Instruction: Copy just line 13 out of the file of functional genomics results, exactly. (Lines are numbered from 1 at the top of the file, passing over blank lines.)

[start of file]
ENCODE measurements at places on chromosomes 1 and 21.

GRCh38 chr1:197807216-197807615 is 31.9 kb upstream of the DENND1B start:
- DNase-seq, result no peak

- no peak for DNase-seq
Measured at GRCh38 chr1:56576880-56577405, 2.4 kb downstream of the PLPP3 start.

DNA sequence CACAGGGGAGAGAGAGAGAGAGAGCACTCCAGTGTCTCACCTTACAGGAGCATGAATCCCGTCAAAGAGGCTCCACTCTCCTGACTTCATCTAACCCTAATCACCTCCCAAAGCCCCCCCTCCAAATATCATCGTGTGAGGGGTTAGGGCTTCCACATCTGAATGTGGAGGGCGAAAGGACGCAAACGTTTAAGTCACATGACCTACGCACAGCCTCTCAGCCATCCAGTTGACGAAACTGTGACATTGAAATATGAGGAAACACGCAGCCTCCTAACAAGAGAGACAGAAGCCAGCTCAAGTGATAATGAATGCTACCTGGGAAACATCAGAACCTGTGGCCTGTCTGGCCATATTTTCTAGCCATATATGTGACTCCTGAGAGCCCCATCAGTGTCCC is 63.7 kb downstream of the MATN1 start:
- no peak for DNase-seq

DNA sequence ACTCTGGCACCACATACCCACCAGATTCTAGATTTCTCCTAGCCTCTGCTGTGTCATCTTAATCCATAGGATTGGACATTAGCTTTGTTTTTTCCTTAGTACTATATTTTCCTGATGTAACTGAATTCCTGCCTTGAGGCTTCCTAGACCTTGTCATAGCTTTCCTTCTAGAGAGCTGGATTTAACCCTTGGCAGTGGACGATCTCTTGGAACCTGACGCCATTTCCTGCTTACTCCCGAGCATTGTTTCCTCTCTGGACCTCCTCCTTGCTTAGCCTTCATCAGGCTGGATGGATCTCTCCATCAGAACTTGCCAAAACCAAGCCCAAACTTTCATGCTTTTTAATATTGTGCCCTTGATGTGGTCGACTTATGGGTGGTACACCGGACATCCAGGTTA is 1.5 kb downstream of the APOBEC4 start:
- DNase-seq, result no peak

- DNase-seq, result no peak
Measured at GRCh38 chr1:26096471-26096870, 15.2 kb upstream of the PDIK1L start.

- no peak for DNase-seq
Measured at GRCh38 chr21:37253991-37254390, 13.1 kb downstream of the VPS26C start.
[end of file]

Measured at GRCh38 chr21:37253991-37254390, 13.1 kb downstream of the VPS26C start.